Robert Pinsky on His Many Readings of Robert Lowell

Robert Pinsky in Literary Hub:

Life Studies is Robert Lowell’s best-​known and most influential book. It won the National Book Award for poetry in 1960. I read it in 1962 and I hated it. In a shallow way, my dislike was a matter of social class. I said aloud to Lowell’s book, “Yeah, I had a grandfather, too.” Like my fellow would-​be urban Beatniks at Rutgers, I preferred the manners of Allen Ginsberg’s “Kaddish”—​the poet reading the Hebrew prayer for the dead while listening to Ray Charles and walking the streets of Greenwich Village.

A year later, when I arrived as a graduate student at Stanford, I entered a culture more bucolic than what I had known at Rutgers, the State University of New Jersey—​the home state of Ginsberg, with urban New Brunswick about an hour from those Village streets. Surrounding the sleepy Palo Alto of those days, an actual village, the future Silicon Valley was still a place of horse ranches and apricot orchards. Leland and Jane Stanford had founded the university on their ranch, in 1891, and the school’s affectionate nickname for itself was “the Farm.” In Palo Alto, too, as in the quite different literary and urban terrain of Rutgers, Robert Lowell’s poetry was not held in the first rank of importance.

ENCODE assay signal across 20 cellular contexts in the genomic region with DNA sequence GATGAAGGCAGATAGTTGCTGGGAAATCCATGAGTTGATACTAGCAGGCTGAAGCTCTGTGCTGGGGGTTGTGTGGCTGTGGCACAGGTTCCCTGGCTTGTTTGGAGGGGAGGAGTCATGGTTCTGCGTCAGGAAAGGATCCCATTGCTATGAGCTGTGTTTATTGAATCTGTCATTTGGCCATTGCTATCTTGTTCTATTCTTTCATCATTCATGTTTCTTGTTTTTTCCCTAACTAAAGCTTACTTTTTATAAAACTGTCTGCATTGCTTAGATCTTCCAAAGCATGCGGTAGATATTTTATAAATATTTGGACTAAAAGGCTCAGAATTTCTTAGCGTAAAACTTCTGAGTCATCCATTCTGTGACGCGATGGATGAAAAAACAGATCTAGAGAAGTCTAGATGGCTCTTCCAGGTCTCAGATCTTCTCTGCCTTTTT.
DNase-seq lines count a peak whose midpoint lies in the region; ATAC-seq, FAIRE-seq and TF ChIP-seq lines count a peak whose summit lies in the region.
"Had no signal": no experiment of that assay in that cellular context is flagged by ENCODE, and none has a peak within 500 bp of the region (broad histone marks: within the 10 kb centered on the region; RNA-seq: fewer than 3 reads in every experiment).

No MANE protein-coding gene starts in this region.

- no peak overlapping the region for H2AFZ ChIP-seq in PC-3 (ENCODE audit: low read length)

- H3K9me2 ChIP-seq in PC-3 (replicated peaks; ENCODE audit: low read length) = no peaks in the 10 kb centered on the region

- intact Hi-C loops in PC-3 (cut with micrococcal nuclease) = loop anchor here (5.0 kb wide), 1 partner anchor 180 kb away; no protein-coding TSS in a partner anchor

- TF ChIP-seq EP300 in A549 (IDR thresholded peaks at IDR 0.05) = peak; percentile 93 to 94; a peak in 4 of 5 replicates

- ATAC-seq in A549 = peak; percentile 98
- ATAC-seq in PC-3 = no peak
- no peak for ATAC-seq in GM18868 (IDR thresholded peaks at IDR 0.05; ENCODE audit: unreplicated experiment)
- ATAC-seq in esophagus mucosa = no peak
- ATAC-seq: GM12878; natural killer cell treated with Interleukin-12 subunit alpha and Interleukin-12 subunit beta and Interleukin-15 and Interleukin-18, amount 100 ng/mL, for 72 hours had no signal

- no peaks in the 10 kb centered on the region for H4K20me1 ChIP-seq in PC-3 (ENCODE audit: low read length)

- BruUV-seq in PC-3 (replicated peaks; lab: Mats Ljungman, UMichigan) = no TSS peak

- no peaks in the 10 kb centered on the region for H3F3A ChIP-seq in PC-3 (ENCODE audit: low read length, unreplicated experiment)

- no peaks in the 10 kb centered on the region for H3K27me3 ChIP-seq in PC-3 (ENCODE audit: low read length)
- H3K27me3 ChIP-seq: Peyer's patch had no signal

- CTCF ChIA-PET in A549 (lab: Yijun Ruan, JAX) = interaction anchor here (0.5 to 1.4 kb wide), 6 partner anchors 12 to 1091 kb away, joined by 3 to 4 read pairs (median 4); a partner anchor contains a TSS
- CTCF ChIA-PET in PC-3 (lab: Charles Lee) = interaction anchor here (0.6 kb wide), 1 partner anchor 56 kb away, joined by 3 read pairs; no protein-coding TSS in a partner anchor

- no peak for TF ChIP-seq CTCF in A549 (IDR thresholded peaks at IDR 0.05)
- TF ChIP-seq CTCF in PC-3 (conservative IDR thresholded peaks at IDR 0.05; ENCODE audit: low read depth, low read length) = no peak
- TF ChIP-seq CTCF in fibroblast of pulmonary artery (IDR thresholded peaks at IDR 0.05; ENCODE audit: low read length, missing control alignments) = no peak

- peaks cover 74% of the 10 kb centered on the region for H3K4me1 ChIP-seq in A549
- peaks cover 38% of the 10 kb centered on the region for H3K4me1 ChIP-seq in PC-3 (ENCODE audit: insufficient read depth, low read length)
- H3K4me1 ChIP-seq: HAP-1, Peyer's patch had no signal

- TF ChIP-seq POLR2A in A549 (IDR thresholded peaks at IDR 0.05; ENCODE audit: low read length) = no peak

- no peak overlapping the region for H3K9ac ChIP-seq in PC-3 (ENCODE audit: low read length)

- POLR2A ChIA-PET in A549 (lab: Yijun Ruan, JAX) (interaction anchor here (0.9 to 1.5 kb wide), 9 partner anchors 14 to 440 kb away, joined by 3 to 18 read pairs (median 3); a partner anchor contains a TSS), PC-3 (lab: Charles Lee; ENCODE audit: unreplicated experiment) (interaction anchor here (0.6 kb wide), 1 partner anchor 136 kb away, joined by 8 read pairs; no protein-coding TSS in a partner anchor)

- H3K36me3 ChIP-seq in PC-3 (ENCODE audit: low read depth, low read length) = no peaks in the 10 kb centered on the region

But five or six years later, in 1970, I took a job teaching at Wellesley College, not far from Boston and Cambridge, where I met poets who considered Life Studies a major work of art.

More here.